“Let us not fancy that if we cry a great deal we have done all that is needed—rather we must work hard and practice the virtues: that is the essential—leaving tears to fall when God sends them, without trying to force ourselves to shed them. Then, if we do not take too much notice of them, they will leave the parched soil of our souls well watered, making it fertile in good fruit; for this is the water which falls from Heaven. … I think it is best for us to place ourselves in the presence of God, contemplate His mercy and grandeur and our own vileness and leave Him to give us what He will, whether water or drought, for He knows best what is good for us; thus we enjoy peace and the devil will have less chance to deceive us.” —St. Teresa of Avila, Interior Castle
“Prayer is an act of love; words are not needed. Even if sickness distracts from thoughts, all that is needed is the will to love.” -St. Teresa of Avila
“The important thing is not to think much but to love much; do, then, whatever most stirs you to love.” -St. Teresa of Avila
“Christ has no body on earth but yours, no hands but yours, no feet but yours.” -St. Teresa of Avila
“Do not suppose that one who suffers does not pray; he prays, since he offers his sufferings to God, and often far better than one who is racking his brains in solitude and who fancies, if he manages to wring out a few tears, that this is true prayer.” —St. Teresa of Avila
“If Christ Jesus dwells in a man as his friend and noble leader, that man can endure all things, for Christ helps and strengthens us and never abandons us. He is a true friend. And I clearly see that as we expect to please Him and receive an abundance of His graces, God desires that these graces must come to us from the hands of Christ, through His most sacred humanity, in which God takes delight. All blessings come to us through our Lord. He will teach us, for in beholding His life we find that He is the best example.
What more do we desire from such a good Friend at our side? Unlike our friends in the world, He will never abandon us when we are troubled or distressed. Blessed is the one who truly loves Him and always keeps Him near. Whenever we think of Christ we should recall the love that led Him to bestow on us so many graces and favors, and also the great love God showed in giving us in Christ a pledge of His love; for Love calls for love in return.
Let us strive to keep this always before our eyes and to rouse ourselves to love Him. For soon the Lord will grant us the grace of impressing His love on our hearts, and all will become easy for us and we shall accomplish great things quickly and without effort.” – Saint Teresa of Avila
“While in a state like this the soul will find profit in nothing, and hence, being as it is in mortal sin, none of the good works it may do will be of any avail to win it glory; for they will not have their origin in that First Principle, which is God, through Whom alone our virtue is true virtue. -St Teresa of Avila, “Interior Castle”, about when the soul is in mortal sin.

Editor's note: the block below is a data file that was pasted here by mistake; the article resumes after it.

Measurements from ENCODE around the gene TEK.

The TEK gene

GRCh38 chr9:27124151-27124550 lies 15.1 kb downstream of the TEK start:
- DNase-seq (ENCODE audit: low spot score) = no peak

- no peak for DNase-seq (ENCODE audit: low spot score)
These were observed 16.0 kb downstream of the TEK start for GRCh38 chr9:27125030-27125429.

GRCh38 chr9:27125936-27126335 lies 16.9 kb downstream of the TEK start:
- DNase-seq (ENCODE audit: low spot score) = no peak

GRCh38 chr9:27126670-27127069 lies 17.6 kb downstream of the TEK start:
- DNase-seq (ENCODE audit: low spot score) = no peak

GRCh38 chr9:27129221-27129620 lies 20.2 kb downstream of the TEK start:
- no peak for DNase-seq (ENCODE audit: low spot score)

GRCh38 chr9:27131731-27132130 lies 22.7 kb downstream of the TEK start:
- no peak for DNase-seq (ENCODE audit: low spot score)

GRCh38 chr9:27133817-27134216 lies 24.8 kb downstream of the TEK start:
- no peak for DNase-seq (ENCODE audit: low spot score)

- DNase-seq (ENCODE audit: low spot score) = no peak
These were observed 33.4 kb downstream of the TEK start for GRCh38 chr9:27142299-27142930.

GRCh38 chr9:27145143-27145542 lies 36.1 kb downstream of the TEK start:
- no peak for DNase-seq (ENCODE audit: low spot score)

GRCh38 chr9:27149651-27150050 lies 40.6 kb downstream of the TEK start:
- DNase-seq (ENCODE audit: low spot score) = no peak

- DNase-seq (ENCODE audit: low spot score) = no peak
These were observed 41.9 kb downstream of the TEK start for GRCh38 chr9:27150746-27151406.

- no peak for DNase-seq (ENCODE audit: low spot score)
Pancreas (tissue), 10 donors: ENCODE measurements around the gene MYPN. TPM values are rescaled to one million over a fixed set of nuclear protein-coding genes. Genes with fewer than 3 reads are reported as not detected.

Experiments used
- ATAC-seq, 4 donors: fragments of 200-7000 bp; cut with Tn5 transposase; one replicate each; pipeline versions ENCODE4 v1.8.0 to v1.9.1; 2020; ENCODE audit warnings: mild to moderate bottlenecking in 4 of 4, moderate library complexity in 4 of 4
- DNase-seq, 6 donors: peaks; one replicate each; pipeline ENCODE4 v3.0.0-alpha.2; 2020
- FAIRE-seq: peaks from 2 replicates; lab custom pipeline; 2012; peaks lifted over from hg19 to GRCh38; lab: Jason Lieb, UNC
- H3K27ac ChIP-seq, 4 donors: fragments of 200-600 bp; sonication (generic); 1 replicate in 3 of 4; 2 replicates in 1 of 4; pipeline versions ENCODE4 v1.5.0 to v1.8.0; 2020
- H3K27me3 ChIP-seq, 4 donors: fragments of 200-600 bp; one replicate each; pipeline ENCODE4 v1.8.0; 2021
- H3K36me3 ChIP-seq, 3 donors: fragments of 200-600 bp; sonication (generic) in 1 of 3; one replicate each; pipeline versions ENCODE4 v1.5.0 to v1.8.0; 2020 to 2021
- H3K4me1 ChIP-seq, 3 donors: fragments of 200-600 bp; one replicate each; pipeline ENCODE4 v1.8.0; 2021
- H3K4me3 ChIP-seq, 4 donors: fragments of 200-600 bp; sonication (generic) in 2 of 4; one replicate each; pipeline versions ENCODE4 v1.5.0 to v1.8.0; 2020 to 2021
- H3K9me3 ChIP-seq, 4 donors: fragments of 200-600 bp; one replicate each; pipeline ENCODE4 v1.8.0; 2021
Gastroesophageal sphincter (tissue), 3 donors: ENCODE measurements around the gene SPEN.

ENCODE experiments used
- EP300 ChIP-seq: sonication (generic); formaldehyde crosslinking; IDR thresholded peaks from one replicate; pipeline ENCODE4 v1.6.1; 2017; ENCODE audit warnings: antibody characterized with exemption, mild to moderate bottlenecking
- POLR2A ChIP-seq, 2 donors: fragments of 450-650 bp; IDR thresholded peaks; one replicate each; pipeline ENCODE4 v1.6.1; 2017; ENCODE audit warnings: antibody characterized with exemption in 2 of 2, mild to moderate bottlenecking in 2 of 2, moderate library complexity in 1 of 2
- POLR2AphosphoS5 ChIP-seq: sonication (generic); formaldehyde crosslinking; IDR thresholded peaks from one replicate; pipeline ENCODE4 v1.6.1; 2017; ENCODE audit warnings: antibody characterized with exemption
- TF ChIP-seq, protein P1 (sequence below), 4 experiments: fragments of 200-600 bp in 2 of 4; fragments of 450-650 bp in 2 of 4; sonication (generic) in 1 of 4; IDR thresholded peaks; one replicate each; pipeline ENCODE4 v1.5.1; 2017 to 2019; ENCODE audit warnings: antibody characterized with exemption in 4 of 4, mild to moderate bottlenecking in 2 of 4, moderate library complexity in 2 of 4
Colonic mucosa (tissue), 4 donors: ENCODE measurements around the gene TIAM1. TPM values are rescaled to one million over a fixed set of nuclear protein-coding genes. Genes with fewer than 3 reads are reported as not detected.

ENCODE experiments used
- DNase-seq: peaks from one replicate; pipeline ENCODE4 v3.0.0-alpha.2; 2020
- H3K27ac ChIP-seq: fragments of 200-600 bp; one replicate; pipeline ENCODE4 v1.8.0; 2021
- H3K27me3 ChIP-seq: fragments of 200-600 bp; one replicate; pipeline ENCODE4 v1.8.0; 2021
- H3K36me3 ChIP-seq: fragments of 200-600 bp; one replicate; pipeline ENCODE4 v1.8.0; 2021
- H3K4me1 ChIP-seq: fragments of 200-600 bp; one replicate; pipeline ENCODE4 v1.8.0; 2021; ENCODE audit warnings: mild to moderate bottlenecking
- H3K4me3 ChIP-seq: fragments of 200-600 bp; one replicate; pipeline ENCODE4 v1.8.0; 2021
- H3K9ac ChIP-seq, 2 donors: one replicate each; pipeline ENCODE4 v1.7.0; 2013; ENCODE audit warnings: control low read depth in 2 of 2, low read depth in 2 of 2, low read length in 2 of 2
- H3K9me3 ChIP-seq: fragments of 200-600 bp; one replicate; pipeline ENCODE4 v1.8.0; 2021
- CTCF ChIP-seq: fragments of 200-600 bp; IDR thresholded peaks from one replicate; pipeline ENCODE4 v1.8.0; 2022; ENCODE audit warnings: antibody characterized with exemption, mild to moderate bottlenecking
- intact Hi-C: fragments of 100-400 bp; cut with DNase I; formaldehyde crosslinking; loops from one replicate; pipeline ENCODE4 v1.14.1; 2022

“Do not suppose that after advancing the soul to such a state God abandons it so easily that it is light work for the devil to regain it. When His Majesty sees it leaving Him, He feels the loss so keenly that He gives it in many a way a thousand secret warnings which reveal to it the hidden danger. In conclusion, let us strive to make constant progress: we ought to feel great alarm if we do not find ourselves advancing, for without doubt the evil one must be planning to injure us in some way; it is impossible for a soul that has come to this state not to go still farther, for love is never idle. Therefore it is a very bad sign when one comes to a standstill in virtue.” —St. Teresa of Avila, Interior Castle
“Do you know what it is to be truly spiritual? It is for men to make themselves the slaves of God—branded with His mark, which is the Cross. … Unless you make up your minds to this, never expect to make much progress, for as I said humility is the foundation of the whole building and unless you are truly humble, Our Lord, for your own sake, will never permit you to rear it very high lest it should fall to the ground. Therefore, sisters, take care to lay a firm foundation by seeking to be the least of all and the slave of others, watching how you can please and help them, for it will benefit you more than them. Built on such strong rocks, your castle can never go to ruin. I insist again: your foundation must not consist of prayer and contemplation alone: unless you acquire the virtues and praise them, you will always be dwarfs; and please God no worse may befall you than making no progress, for you know that to stop is to go back—if you love, you will never be content to come to a standstill.” —St. Teresa of Avila, Interior Castle